MOSCOW (Reuters) - Principal dancer Artem Ovcharenko seems to defy gravity as he glides through the air, then lands silently with a flourish of his arm during a rehearsal at Russia’s revered Bolshoi Theater.
Other dancers spin through the air behind him, a few warm up at the side and two ballerinas walk on their toes while Viktor Barykin, the repetiteur or dance coach, barks instructions.
“One, two, three. One, two, three - up! That’s not bad,” Barykin shouts into a microphone from a seat perched on the front of the stage, taking a male dancer through his steps.
On the surface, it is business as usual at one of the world’s great theaters as the dancers prepare for a performance of Yuri Possokhov’s contemporary ballet “Classical Symphony”.
But dance has also, for some, become a way to escape a drama behind the scenes that has had more twists than many an on-stage plot in the month since a masked attacker threw acid in the face of Sergei Filin, the Bolshoi Ballet’s artistic director.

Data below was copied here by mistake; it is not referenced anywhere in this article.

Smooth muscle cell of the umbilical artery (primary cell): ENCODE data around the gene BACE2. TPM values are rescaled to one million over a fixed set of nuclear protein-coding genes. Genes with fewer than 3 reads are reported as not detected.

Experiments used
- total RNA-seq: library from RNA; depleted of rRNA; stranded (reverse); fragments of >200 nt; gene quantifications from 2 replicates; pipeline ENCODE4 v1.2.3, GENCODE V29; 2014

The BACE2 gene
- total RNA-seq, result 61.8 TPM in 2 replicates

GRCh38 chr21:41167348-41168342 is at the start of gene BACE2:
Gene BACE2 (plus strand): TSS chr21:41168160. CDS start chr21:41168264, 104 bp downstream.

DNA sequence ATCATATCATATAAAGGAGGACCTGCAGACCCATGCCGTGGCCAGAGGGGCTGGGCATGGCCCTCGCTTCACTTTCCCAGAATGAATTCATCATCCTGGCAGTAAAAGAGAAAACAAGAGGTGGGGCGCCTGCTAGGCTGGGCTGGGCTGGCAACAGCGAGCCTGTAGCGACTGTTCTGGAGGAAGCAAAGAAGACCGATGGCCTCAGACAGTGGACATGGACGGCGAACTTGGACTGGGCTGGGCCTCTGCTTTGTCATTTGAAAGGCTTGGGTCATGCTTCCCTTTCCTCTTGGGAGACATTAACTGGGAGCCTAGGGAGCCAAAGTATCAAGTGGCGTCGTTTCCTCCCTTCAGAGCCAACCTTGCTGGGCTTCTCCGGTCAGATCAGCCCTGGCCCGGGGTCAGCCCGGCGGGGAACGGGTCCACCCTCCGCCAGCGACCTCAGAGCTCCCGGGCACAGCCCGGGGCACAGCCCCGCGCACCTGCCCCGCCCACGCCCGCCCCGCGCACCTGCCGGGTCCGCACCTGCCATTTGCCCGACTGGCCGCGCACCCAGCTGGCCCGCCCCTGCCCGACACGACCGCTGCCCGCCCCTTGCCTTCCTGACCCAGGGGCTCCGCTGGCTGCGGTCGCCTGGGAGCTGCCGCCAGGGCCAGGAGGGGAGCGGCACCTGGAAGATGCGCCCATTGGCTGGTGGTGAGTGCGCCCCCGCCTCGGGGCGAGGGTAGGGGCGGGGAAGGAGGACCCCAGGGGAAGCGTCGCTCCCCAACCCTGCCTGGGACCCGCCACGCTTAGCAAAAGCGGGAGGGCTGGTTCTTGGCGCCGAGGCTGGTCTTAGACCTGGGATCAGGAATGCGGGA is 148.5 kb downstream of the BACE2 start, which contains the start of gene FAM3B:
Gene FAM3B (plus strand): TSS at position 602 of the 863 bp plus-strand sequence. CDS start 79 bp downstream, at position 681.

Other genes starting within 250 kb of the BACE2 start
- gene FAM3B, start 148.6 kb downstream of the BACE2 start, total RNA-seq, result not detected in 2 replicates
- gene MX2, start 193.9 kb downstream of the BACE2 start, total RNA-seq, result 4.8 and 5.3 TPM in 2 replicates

Intrigue and misfortune are nothing new to an institution whose name translates at The Grand Theatre: it has burnt down three times since being built in 1776 under Catherine the Great and was also bombed in World War Two.
But the dancers are now struggling to come to terms with the brutality of the January 17 attack, which has left Filin fighting for his sight and the Bolshoi battling to mend a reputation tarnished by rumors of rivalries, resentments and intrigues.
“It affects some people more, the ones who are more emotional, but on stage you forget everything, you cut yourself off. That’s what I do because I can’t let it affect me,” Ovcharenko, 26, said during a break in the rehearsal.